Where Exactly Did the Big Bang Actually Happen?

When you think of the big bang, that cosmic explosion that jump started the ever expanding universe as we know it, it's only natural to imagine it as a single point. One corner of space that just blew up into the galactic being. But where was it? Read More >>

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One of the Basic Rules of Maths You Learned at School Is Wrong

There are probably a lot of things you learned in school that you don't even remember, but the "order of operations" — also known as PEMDAS — is likely to be one that stuck with you; you'll mess up even simple equations without it. The catch? Well, it's wrong. Read More >>

How Parallel Universes Actually Work, Scientifically

Parallel universes are basically the most popular trope in science fiction, because Batman and Spider-Man in alternate universe costumes are awesome, and also human life is inherently full of awful, soul-crushing regret. But how does the science actually work? Read More >>

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Gravity Doesn't Work How You Think It Does, and Other Common Misconceptions

Most of us grew up believing that gravity is just the mass of two objects attracting each other. We probably still think that, really, since who spends their time reading up on gravity? Well, that's WRONG. Read More >>

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Here's What's Missing from a High School Physics Education

If you want to be a world leader in science and technology, it's important that your kids learn all about the science that makes technology work, right? Physics forms the backbone of our understanding of the universe, but our high school physics curriculum are more than a little lacking when it comes to things from the past 150 years. Read More >>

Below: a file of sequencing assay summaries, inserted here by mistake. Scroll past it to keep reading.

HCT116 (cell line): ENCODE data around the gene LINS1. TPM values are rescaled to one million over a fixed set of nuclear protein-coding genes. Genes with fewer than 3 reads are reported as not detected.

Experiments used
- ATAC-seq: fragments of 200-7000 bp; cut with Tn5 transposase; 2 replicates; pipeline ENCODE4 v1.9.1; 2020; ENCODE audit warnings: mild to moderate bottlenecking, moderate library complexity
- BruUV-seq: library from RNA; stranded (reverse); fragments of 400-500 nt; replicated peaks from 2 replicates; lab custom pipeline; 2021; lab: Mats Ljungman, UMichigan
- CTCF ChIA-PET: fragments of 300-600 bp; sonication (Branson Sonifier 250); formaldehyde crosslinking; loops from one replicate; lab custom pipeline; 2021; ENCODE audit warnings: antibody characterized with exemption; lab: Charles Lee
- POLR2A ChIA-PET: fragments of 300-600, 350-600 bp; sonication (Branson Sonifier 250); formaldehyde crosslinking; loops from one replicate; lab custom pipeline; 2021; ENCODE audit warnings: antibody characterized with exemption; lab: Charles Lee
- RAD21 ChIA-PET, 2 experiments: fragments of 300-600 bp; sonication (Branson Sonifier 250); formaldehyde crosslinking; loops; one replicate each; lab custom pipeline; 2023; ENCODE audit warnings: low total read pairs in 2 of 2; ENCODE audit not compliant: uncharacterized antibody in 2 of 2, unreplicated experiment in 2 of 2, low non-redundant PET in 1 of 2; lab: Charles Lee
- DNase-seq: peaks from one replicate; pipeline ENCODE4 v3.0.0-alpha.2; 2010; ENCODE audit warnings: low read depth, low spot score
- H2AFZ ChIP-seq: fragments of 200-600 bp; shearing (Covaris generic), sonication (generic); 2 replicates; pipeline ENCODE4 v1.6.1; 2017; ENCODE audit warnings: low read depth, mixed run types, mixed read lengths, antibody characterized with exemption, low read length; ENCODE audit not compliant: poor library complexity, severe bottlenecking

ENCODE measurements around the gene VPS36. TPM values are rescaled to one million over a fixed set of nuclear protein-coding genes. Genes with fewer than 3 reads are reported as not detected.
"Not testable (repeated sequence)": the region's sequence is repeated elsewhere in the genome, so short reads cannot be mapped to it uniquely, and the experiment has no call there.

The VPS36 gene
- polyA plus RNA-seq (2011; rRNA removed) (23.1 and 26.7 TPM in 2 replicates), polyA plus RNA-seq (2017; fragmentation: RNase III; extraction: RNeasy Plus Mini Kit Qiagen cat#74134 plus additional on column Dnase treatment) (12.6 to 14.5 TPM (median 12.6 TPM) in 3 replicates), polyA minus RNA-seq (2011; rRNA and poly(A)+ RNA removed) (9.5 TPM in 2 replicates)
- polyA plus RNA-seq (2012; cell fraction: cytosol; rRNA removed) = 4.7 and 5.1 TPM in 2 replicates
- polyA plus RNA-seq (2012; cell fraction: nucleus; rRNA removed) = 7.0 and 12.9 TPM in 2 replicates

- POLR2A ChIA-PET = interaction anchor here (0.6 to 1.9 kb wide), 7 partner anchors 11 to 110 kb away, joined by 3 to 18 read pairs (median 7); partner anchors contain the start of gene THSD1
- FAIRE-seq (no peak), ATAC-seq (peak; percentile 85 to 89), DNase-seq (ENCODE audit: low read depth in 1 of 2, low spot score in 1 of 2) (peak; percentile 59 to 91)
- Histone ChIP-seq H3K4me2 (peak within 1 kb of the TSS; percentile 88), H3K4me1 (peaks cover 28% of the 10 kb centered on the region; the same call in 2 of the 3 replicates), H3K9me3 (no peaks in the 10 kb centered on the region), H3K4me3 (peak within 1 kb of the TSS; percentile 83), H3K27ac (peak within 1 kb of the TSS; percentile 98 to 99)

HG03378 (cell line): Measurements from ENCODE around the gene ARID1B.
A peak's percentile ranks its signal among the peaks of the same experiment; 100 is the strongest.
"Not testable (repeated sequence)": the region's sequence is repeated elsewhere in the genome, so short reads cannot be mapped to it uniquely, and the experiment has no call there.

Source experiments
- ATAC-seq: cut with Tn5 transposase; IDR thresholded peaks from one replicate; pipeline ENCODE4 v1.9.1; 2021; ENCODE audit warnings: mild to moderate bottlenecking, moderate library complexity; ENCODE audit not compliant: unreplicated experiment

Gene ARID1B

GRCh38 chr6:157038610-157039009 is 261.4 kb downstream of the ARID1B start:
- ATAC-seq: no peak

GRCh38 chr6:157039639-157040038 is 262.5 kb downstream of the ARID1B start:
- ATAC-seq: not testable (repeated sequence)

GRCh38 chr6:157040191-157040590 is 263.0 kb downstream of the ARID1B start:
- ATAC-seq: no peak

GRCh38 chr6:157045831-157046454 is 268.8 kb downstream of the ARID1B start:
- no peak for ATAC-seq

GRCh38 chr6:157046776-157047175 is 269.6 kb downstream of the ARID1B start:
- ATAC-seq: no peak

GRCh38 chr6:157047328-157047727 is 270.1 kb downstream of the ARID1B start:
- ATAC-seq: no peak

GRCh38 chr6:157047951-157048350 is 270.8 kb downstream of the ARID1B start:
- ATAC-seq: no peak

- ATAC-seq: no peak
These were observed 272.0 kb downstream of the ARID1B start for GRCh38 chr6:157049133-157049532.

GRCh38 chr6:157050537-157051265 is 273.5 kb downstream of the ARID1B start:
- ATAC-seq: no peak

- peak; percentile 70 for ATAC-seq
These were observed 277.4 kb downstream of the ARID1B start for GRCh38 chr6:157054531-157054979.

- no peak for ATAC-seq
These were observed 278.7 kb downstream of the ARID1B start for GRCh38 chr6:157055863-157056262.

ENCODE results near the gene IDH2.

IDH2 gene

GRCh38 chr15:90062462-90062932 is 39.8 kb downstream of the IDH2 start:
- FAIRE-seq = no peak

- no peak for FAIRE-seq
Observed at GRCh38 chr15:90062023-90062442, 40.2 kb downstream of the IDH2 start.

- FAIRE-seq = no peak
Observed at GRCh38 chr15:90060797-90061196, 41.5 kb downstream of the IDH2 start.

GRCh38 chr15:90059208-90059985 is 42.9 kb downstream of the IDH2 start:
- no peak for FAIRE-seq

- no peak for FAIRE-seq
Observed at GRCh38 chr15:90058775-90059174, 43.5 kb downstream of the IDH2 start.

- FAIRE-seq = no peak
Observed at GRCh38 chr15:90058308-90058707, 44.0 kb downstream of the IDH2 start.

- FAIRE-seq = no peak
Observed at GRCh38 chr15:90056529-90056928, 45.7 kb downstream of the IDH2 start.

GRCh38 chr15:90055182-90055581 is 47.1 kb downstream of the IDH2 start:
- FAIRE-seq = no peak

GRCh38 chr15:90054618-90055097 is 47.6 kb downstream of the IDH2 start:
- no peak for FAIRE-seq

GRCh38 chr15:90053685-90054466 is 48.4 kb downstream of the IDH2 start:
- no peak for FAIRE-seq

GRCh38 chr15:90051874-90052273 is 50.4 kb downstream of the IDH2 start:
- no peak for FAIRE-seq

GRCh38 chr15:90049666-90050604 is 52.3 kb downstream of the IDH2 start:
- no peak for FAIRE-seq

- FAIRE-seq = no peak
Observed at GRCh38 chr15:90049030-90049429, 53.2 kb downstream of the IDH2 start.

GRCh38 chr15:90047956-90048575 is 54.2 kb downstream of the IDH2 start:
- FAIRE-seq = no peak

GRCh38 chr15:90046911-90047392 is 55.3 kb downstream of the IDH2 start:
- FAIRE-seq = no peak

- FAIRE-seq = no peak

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How Real-Life Physics Fakes Telekinesis

We all know telekinesis can't be real. As hard as you try, you can't will the remote into your hand from five feet away, at least not in this reality. But still, all kinds of seemingly telekinetic forces operate around us all the time. How do they do that? Read More >>

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Why Is the Sky Dark at Night?

The answer to that question seems easy: Because it's night, duh. But on second thought, you'll remember the sky is actually littered with stars, and even though our sun is pretty close, it seems like a few hundred thousand (Hundred million? Hundred trillion?!) other stars should at least put out a better glow. Read More >>

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How To Simulate the Universe On Your Laptop

The universe is a huge, complex, beautiful-yet-terrifying place, and we've spent a lot of time studying it. While some of the more complex models of the universe call for super-computers and tons of processor power, MinutePhysics has one you can run on your laptop. Read More >>

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Which Olympic "Throwing" World Record Required the Most Power?